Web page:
8) What is the headmaster’s stance towards the strike?

Basically, it was neutral or not negative. To be honest, I don’t know why, because last year it was different. When last year’s demonstration was about to happen, he didn’t want to let us go, despite the fact that many other schools in Slovakia were closed and workers traveled to Bratislava. In the end he made an agreement with the union chairman that form teachers would stay at school with their students and the rest of us can go. My colleagues were not very happy about that.

This year the principal either doesn’t comment on the strike (only smiles weirdly), or says two or three supportive sentences. There was a teacher’s meeting the other day and he said that if he wasn’t headmaster, he would strike as well. (Headmasters can’t.) Actually, it is quite ironic that we formally strike against him (he is our employer) but at the same time for the increase of his salary as well.

9) Have the parents shown any interest in the teachers’ problems? Do you think that they support the strike or that they only care about the fact that they will have to somehow take care of their children when the school is closed?

The notice about the strike was given to the parents’ board. As far as I know, there has been no reaction so far. The headmaster informed the students that the school would be closed and that they should tell that to their parents. When I asked my students about it, they said they supported the strike because they would have a day off, of course. They also asked why it is not on Friday But when I asked them about their parents -- if they talked about it at home, they said no. And when I asked them, where they are going to stay, they had this funny look on their faces, and I realized, of course, you are old enough to be home alone. I think this is the difference between nurseries, primary and secondary schools. At our school, maybe the parents of the youngest kids (10-12 years old) might need to solve where the kids will stay, but you can leave a 13-year old kid home alone. And it doesn’t concern the oldest students at all. So, the parents don’t have to think about which one of them stays home from work with the kid.

10) Last year there was a big protest in Bratislava, which you’ve taken part in with your colleagues. I know that they were willing to strike. Eventually the strike was cancelled. What do you think about that?

It was a fiasco.

11) Could you describe their opinion about that and whether it affected their current reaction?

We were at the protest, we wanted to strike, and we signed a paper saying we were willing to strike. (At our school, the majority wanted to strike, but I don’t remember the exact percentage.) When the strike was cancelled in the end, my colleagues were angry because they thought finally something was going to happen. I don’t know if it somehow affected their reaction to the current strike. Maybe they were surprised about the fact that there is going to be a strike this year because after the last year, nobody expected that.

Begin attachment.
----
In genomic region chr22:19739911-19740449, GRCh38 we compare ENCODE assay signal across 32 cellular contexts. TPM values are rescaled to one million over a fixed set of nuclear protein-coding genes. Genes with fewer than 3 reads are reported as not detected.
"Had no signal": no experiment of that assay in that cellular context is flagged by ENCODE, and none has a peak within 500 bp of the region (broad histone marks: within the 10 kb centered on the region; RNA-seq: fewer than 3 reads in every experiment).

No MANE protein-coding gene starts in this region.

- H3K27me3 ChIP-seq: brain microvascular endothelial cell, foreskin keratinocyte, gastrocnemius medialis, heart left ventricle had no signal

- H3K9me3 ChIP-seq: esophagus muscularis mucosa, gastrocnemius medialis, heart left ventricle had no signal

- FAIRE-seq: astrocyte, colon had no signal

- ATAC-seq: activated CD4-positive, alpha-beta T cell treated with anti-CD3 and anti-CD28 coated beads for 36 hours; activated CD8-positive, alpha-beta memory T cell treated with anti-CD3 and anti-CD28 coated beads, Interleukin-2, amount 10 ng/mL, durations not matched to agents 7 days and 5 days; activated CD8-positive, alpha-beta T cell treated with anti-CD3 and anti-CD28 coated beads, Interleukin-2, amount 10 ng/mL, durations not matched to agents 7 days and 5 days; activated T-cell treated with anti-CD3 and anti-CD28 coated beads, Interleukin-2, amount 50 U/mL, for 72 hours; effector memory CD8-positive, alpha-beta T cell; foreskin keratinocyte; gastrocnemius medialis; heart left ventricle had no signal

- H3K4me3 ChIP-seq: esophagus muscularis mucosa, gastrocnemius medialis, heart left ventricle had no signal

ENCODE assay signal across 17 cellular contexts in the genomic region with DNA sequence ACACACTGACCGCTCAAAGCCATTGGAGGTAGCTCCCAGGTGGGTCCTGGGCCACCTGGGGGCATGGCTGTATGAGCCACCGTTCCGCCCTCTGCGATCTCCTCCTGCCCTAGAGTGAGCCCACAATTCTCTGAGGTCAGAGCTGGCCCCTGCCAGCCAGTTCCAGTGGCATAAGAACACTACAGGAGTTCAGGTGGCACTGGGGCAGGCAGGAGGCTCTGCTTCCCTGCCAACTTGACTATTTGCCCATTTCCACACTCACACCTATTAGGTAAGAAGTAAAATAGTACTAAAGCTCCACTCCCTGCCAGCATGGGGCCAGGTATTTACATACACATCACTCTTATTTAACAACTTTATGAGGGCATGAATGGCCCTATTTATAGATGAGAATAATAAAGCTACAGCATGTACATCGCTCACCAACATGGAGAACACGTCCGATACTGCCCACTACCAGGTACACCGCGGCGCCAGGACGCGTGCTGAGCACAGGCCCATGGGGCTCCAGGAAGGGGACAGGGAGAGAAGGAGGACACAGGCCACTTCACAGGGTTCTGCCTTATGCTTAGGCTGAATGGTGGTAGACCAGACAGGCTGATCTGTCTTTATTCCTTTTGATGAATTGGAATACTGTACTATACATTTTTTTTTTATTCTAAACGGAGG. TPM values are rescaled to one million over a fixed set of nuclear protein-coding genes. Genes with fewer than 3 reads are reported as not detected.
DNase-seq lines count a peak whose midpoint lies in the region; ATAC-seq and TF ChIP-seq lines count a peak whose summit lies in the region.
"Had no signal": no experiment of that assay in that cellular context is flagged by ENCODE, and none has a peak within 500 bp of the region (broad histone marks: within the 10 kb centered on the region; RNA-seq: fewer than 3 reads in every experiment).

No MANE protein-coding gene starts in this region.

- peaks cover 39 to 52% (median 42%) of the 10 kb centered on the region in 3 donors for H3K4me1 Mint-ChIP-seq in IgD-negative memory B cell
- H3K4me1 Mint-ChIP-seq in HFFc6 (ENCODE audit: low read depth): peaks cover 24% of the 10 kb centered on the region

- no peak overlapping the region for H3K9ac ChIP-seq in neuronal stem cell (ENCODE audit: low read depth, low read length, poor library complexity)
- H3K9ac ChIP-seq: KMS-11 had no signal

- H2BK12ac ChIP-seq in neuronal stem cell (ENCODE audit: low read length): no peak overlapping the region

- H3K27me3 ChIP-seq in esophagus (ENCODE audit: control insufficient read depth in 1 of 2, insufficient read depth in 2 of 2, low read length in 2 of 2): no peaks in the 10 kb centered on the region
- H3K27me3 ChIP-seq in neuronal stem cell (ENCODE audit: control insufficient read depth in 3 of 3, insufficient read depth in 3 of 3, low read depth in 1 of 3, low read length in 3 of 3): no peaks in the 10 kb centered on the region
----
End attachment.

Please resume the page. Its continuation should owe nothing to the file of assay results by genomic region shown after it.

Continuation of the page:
12) Why were you surprised?

It’s hard to explain, but the reaction this year was like “wow, we are going on strike”. Maybe it was because last year there was a feeling that the trade union betrayed people because the workers agreed with the strike but the union finally cancelled it despite having the necessary signatures from the union base.

I think it’s a pity that education workers feel that they are somehow dependent on the steps of the big trade union and thus they do nothing “from below”. There is a sense of despair at schools because the education (and generally the public) sector works differently than the private one. The trade union is big, does not function only in one workplace under one employer, it negotiates with the ministry and the government. It’s so removed from the workplace that most people think that even if they did organize something on the school level; it wouldn’t have any significant effect.

The reason is that the headmaster as the employer can only decide about a limited amount of things that are related mostly to working hours, working at home etc. These things can be included in the collective agreement on the school level. The headmaster can’t decide how much money you earn because there are “salary tables” (fixed salaries) which can be negotiated only centrally with the government or the ministry. And the salaries are what the workers in education sector wish to change.

By the way, the collective agreement on the school level is actually the reason why a union was formed at our school. Some things (for example the working hours mentioned above) are important for the teachers and can be negotiated only this way, on the workplace level.

13) What do you think will happen after the strike on Thursday? Can you imagine the circumstances which would force the trade union to call an indefinite strike?

I don’t know what will happen, but I do hope the union won’t negotiate some bullshit like “a 3% raise” which I think is less than the last year’s inflation rate. I’d rather say something about what should be done – if the demands (and I think they could’ve been better...), are not met, the strike should continue. And what would force the union to call an indefinite strike? I would say that only the activity of the rank and file. If the rank and file members as well as the non-members organized themselves and really said that they wouldn’t go to work, the union would be under pressure and this could, theoretically, lead to the call for a longer strike, not only one-day. But considering the fact that the wages are negotiated centrally and the salary tables apply to everyone, they would have to really be united and not care about media and part of the ”public” portraying them as those who do nothing, just have coffee breaks and in case of indefinite strike take kids as hostages.